*Japan (since WWII, to keep the Japanese under control and to deter the Soviets/Russians & Chinese)

    Navy
    *Bahrain (since 2003, to support the war in Iraq)
    *British Indian Ocean Territory (at a small coral atoll, to counter Soviet influence and protect sea-lanes for oil transportation, used to support war in Iraq)
    *Brazil (no info given)
    *Cuba (since Spanish-American War, to deter the communists)
    *Greece (no info given)
    *Israel (no info given)
    *Italy (no info given)
    *Japan (since WWII, to keep the Japanese under control and to deter the Soviets/Russians & Chinese)
    *South Korea (since the Korean War, to deter the Soviets/Russians & Chinese & North Koreans)
    *Spain (since 1953, jointly with Spain, under the Spanish flag)

    Air Force
    *Afghanistan (since 2001, since we're at war)
    *Australia (no info given, presumably to deter China)
    *Bulgaria (since 2006, for training, still under Bulgarian command and under the Bulgarian flag)
    *Germany (since WWII, to keep the Germans under control and to deter the Soviets/Russians)
    *Greenland (since 1941, as a result of a treaty that the United States is responsible for Greenland's security, tracks ICBMs, presently very small)
    *Italy (since 1911)
    *Japan (since WWII, to keep the Japanese under control and to deter the Soviets/Russians & Chinese)
    *Kyrgyzstan (since 2001, to support the war in Afghanistan)
    *Netherlands (to aid NATO)
    *Portugal (since 1943, to refuel and support air transit)
    *Qatar (since 1999, at request of Qatar's government for regional stability)
    *South Korea (since the Korean War, to deter the Soviets/Russians & Chinese & North Koreans)
    *Spain (since 1953, for the Cold War, used to support the wars in Kosovo, Afghanistan, and Iraq)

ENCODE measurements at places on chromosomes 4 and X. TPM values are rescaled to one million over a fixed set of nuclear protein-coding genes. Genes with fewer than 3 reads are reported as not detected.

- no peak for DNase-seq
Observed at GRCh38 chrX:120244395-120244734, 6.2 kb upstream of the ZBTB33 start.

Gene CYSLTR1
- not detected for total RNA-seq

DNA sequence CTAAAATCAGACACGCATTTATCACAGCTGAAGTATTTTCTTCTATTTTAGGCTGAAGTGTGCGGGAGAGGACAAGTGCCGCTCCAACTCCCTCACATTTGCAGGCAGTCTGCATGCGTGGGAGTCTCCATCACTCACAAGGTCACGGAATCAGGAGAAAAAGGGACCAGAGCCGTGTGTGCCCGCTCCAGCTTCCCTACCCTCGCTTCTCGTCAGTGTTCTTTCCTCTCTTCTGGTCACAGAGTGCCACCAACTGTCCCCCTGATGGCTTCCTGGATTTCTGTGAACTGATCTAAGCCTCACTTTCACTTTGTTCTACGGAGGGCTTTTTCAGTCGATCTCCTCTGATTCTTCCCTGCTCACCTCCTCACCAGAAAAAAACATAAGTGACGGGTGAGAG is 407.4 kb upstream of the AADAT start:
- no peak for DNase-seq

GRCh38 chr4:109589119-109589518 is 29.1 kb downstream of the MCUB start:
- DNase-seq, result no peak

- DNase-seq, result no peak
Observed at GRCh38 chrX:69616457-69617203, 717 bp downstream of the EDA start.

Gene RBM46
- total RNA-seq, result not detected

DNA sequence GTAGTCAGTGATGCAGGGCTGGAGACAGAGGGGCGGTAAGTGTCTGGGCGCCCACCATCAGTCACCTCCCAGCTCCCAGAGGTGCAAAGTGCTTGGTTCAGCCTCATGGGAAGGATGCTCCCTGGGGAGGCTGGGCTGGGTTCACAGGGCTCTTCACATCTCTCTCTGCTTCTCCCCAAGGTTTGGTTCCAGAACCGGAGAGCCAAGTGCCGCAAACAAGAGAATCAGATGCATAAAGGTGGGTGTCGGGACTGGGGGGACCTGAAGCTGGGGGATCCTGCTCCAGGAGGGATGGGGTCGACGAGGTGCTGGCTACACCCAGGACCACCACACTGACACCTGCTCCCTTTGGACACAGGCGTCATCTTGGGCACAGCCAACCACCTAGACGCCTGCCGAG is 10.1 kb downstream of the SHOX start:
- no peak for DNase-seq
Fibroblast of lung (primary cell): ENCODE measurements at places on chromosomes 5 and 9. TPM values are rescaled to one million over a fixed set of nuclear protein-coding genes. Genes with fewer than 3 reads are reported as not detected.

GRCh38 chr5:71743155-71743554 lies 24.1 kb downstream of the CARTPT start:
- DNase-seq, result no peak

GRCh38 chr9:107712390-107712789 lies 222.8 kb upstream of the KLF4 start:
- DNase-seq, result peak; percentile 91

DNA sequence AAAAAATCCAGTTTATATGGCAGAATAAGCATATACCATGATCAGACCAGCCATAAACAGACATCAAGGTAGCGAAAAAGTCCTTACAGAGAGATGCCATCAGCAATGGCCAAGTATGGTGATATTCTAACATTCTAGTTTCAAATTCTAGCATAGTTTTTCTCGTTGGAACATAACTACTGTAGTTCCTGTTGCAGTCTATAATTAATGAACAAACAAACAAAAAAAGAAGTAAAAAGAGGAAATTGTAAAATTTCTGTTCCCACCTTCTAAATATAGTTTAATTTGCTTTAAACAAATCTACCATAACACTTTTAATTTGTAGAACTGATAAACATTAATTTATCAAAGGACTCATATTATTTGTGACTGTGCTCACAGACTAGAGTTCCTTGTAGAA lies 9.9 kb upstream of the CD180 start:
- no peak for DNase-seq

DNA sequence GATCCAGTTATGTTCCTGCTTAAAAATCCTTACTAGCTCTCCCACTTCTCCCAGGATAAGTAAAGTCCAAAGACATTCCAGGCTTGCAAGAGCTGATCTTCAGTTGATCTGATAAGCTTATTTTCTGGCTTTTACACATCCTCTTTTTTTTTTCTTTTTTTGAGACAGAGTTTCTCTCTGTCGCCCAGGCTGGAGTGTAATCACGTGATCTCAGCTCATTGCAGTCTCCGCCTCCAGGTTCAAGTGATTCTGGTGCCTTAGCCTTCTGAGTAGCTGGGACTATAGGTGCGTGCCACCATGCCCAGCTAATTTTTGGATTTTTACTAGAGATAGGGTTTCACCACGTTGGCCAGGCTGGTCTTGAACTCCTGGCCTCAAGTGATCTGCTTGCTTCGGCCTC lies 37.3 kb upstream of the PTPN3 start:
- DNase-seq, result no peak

*Turkey (since 1954, for NATO, for training, forthe support of operations, and for the support of humanitarian relief in the region)



    So if that site listed all of the military bases, then that's all of them there above.

    There are definitely some bases that seem to have outlived their usefulness, but some are still useful, and your big targets of Germany/Japan/Korea/Afghanistan/Iraq would be very politically difficult and probably the last to be closed.

    I could see and support us closing down the bases in: Bulgaria, Israel, Italy, Portugal, Spain, Bahrain, and the Netherlands.


    As for an overview of the U.S. military budget:


    By title
    Operations and maintenance: $283.3 billion
    Military Personnel: $154.2 billion
    Procurement: $140.1 billion
    Research, Development, Testing & Evaluation: $79.1 billion
  15. shanerjedi Jedi Master

    Member Since:
    Mar 17, 2010
    star 4
    That is not even close to the total number of bases and installations. There's more like 350 that could then be divied up to close to 750 depending on what your definition of a base is.
  16. Ghost Chosen One

    Member Since:
    Oct 13, 2003
    star 6
    I think it only listed what's designated a military base, not simply an installation, and I think you have to have at least 100 stationed there long-term to qualify as a base. I also listed it by country, there are multiple bases in some countries.

    I was just going by the link Jabbadabbado posted, can you help me finish the list? I may have missed some countries, but not more than a dozen I think. Maybe our "empire" of military bases isn't as large as you think? Feel free to prove me wrong. The quick research I did was interesting, Diego Garcia is an interesting island, and I had no idea that the United States is responsible for the defense and security of Greenland making them unofficially like a U.S. territory.
  17. SuperWatto Manager Emeritus

    Member Since:
    Sep 19, 2000
    star 5
    I think you should start with the nukes, remove your nukes from our soil. Please.
  18. kingthlayer Force Ghost

    Member Since:
    Jun 7, 2003
    star 4
    But aren't you just "one voice"?
  19. DarthIktomi Jedi Master

    Member Since:
    May 11, 2009
    star 4
    Admit it: You just don't want Palin to win by some sort of judicial fiat the way Bush did, launch nukes the day she's sworn in, and everyone thinks you did it.